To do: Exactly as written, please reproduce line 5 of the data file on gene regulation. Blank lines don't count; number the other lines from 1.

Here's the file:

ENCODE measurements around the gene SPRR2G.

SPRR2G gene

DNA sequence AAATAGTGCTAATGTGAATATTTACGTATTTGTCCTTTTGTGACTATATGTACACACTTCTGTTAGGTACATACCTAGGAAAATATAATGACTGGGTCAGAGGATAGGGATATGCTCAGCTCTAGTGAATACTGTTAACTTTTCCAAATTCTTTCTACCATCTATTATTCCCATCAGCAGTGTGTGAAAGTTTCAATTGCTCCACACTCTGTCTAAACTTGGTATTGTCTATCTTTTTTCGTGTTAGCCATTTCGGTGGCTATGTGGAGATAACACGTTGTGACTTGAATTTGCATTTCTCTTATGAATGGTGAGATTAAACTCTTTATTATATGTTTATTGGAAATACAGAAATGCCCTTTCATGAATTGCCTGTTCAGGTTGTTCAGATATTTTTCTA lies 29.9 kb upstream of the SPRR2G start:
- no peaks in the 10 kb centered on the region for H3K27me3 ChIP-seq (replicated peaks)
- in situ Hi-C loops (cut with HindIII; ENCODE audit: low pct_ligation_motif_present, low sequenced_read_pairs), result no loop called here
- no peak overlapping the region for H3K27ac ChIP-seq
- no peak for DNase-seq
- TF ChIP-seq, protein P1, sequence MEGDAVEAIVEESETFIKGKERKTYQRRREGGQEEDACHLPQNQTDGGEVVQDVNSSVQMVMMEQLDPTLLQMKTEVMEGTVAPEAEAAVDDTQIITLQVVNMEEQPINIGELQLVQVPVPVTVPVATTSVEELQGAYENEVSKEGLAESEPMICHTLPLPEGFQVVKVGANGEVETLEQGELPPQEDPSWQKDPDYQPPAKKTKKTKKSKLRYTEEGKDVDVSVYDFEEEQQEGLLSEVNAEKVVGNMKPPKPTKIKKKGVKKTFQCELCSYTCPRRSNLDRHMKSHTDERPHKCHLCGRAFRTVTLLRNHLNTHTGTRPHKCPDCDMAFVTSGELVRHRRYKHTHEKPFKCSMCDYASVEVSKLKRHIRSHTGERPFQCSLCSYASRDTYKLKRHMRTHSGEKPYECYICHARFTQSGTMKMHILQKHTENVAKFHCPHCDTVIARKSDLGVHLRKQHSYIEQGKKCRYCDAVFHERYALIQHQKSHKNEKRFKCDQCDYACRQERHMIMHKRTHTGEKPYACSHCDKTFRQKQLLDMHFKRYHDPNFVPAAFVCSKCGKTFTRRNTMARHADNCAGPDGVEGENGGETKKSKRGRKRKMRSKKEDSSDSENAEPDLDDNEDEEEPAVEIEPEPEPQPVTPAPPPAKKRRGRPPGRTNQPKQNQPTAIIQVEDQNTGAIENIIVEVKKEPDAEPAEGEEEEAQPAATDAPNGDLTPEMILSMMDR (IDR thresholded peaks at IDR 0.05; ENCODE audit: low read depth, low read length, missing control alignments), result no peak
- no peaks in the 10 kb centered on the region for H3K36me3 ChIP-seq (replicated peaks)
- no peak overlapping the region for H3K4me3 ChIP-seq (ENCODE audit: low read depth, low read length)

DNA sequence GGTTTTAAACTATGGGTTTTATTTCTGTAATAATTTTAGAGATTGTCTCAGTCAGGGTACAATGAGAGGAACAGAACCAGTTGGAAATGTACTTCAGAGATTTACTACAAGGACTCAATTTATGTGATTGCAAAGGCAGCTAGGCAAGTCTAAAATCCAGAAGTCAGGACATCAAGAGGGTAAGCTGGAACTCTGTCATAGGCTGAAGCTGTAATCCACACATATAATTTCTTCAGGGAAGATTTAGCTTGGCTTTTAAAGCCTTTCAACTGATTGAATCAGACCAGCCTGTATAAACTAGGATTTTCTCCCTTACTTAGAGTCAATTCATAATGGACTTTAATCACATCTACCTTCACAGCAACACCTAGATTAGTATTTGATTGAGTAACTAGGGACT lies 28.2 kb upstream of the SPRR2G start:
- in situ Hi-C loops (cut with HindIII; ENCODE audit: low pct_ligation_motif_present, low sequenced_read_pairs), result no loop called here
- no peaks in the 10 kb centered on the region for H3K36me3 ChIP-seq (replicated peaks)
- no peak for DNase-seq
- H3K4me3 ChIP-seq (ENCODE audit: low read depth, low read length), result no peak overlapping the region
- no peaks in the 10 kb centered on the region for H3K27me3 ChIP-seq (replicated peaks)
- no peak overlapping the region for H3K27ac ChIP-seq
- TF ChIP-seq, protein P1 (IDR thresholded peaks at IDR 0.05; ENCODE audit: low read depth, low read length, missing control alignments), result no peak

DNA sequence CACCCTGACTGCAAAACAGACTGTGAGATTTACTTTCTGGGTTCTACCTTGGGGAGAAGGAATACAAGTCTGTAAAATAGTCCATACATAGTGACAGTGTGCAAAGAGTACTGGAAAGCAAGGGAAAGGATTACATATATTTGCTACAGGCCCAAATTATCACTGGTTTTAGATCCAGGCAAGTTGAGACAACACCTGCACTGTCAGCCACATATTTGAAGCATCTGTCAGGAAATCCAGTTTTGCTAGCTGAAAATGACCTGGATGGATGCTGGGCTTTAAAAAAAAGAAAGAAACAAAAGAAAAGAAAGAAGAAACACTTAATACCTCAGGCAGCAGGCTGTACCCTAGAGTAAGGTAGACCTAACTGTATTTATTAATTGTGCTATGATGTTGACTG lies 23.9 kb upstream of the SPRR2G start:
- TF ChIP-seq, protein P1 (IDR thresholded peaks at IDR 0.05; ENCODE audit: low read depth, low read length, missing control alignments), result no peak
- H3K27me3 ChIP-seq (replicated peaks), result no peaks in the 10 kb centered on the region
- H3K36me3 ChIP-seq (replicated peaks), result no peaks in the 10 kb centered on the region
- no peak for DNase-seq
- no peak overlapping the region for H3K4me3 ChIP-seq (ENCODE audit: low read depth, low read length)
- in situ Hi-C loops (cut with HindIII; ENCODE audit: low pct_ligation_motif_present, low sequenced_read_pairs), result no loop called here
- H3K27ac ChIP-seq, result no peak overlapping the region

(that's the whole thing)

- in situ Hi-C loops (cut with HindIII; ENCODE audit: low pct_ligation_motif_present, low sequenced_read_pairs), result no loop called here